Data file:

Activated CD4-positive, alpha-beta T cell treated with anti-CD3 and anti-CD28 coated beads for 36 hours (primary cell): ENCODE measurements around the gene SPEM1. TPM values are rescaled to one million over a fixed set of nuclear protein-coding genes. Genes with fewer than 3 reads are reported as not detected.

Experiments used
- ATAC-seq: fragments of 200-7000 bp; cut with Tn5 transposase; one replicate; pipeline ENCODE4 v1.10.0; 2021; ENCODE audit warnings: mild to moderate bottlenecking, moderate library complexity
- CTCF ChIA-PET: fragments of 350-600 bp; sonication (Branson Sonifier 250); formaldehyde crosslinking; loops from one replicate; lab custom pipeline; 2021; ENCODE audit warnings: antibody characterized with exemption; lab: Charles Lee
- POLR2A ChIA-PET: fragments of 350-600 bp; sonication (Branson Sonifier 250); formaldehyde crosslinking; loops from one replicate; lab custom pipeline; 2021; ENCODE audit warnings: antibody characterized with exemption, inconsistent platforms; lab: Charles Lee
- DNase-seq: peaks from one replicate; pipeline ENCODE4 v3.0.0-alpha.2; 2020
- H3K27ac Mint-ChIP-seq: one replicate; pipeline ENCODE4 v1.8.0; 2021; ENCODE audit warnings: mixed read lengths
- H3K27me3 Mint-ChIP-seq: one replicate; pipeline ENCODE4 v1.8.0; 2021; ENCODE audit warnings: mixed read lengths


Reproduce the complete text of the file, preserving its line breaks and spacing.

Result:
Activated CD4-positive, alpha-beta T cell treated with anti-CD3 and anti-CD28 coated beads for 36 hours (primary cell): ENCODE measurements around the gene SPEM1. TPM values are rescaled to one million over a fixed set of nuclear protein-coding genes. Genes with fewer than 3 reads are reported as not detected.

Experiments used
- ATAC-seq: fragments of 200-7000 bp; cut with Tn5 transposase; one replicate; pipeline ENCODE4 v1.10.0; 2021; ENCODE audit warnings: mild to moderate bottlenecking, moderate library complexity
- CTCF ChIA-PET: fragments of 350-600 bp; sonication (Branson Sonifier 250); formaldehyde crosslinking; loops from one replicate; lab custom pipeline; 2021; ENCODE audit warnings: antibody characterized with exemption; lab: Charles Lee
- POLR2A ChIA-PET: fragments of 350-600 bp; sonication (Branson Sonifier 250); formaldehyde crosslinking; loops from one replicate; lab custom pipeline; 2021; ENCODE audit warnings: antibody characterized with exemption, inconsistent platforms; lab: Charles Lee
- DNase-seq: peaks from one replicate; pipeline ENCODE4 v3.0.0-alpha.2; 2020
- H3K27ac Mint-ChIP-seq: one replicate; pipeline ENCODE4 v1.8.0; 2021; ENCODE audit warnings: mixed read lengths
- H3K27me3 Mint-ChIP-seq: one replicate; pipeline ENCODE4 v1.8.0; 2021; ENCODE audit warnings: mixed read lengths